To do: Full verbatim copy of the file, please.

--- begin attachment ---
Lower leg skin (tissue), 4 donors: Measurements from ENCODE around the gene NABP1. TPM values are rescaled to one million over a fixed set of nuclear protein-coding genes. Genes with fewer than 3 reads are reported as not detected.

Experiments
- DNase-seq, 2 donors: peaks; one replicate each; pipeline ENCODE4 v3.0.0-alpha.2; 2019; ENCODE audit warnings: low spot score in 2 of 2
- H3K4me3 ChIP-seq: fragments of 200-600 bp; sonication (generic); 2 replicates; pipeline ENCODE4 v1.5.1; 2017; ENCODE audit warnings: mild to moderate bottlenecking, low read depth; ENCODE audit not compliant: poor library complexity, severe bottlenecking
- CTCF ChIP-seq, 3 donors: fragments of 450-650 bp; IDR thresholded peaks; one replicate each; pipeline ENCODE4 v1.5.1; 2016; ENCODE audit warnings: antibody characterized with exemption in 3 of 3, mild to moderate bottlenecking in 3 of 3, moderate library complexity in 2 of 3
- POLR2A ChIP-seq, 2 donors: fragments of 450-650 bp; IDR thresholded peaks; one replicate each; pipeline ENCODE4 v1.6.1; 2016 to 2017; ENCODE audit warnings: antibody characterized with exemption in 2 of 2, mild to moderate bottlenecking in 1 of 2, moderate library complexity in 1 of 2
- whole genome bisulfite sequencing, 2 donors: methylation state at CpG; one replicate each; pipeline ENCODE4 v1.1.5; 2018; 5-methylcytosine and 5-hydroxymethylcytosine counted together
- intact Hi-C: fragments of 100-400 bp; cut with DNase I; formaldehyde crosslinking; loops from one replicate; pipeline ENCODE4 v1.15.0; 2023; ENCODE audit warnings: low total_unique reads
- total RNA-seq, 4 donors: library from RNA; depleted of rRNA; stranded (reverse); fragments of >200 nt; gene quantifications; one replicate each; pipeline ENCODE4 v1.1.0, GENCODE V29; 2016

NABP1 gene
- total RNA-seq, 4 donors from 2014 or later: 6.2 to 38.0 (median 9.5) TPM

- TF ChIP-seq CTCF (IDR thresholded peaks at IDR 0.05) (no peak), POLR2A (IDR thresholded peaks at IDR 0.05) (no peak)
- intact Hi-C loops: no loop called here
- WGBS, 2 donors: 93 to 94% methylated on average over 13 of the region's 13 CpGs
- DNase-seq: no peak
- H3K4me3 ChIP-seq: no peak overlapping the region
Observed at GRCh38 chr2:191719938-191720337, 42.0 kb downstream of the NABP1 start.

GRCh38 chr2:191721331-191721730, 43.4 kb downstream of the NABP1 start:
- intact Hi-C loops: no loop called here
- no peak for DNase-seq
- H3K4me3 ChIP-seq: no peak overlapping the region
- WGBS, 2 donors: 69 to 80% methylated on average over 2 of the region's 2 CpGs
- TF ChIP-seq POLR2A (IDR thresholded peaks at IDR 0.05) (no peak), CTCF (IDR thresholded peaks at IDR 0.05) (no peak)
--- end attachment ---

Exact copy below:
Lower leg skin (tissue), 4 donors: Measurements from ENCODE around the gene NABP1. TPM values are rescaled to one million over a fixed set of nuclear protein-coding genes. Genes with fewer than 3 reads are reported as not detected.

Experiments
- DNase-seq, 2 donors: peaks; one replicate each; pipeline ENCODE4 v3.0.0-alpha.2; 2019; ENCODE audit warnings: low spot score in 2 of 2
- H3K4me3 ChIP-seq: fragments of 200-600 bp; sonication (generic); 2 replicates; pipeline ENCODE4 v1.5.1; 2017; ENCODE audit warnings: mild to moderate bottlenecking, low read depth; ENCODE audit not compliant: poor library complexity, severe bottlenecking
- CTCF ChIP-seq, 3 donors: fragments of 450-650 bp; IDR thresholded peaks; one replicate each; pipeline ENCODE4 v1.5.1; 2016; ENCODE audit warnings: antibody characterized with exemption in 3 of 3, mild to moderate bottlenecking in 3 of 3, moderate library complexity in 2 of 3
- POLR2A ChIP-seq, 2 donors: fragments of 450-650 bp; IDR thresholded peaks; one replicate each; pipeline ENCODE4 v1.6.1; 2016 to 2017; ENCODE audit warnings: antibody characterized with exemption in 2 of 2, mild to moderate bottlenecking in 1 of 2, moderate library complexity in 1 of 2
- whole genome bisulfite sequencing, 2 donors: methylation state at CpG; one replicate each; pipeline ENCODE4 v1.1.5; 2018; 5-methylcytosine and 5-hydroxymethylcytosine counted together
- intact Hi-C: fragments of 100-400 bp; cut with DNase I; formaldehyde crosslinking; loops from one replicate; pipeline ENCODE4 v1.15.0; 2023; ENCODE audit warnings: low total_unique reads
- total RNA-seq, 4 donors: library from RNA; depleted of rRNA; stranded (reverse); fragments of >200 nt; gene quantifications; one replicate each; pipeline ENCODE4 v1.1.0, GENCODE V29; 2016

NABP1 gene
- total RNA-seq, 4 donors from 2014 or later: 6.2 to 38.0 (median 9.5) TPM

- TF ChIP-seq CTCF (IDR thresholded peaks at IDR 0.05) (no peak), POLR2A (IDR thresholded peaks at IDR 0.05) (no peak)
- intact Hi-C loops: no loop called here
- WGBS, 2 donors: 93 to 94% methylated on average over 13 of the region's 13 CpGs
- DNase-seq: no peak
- H3K4me3 ChIP-seq: no peak overlapping the region
Observed at GRCh38 chr2:191719938-191720337, 42.0 kb downstream of the NABP1 start.

GRCh38 chr2:191721331-191721730, 43.4 kb downstream of the NABP1 start:
- intact Hi-C loops: no loop called here
- no peak for DNase-seq
- H3K4me3 ChIP-seq: no peak overlapping the region
- WGBS, 2 donors: 69 to 80% methylated on average over 2 of the region's 2 CpGs
- TF ChIP-seq POLR2A (IDR thresholded peaks at IDR 0.05) (no peak), CTCF (IDR thresholded peaks at IDR 0.05) (no peak)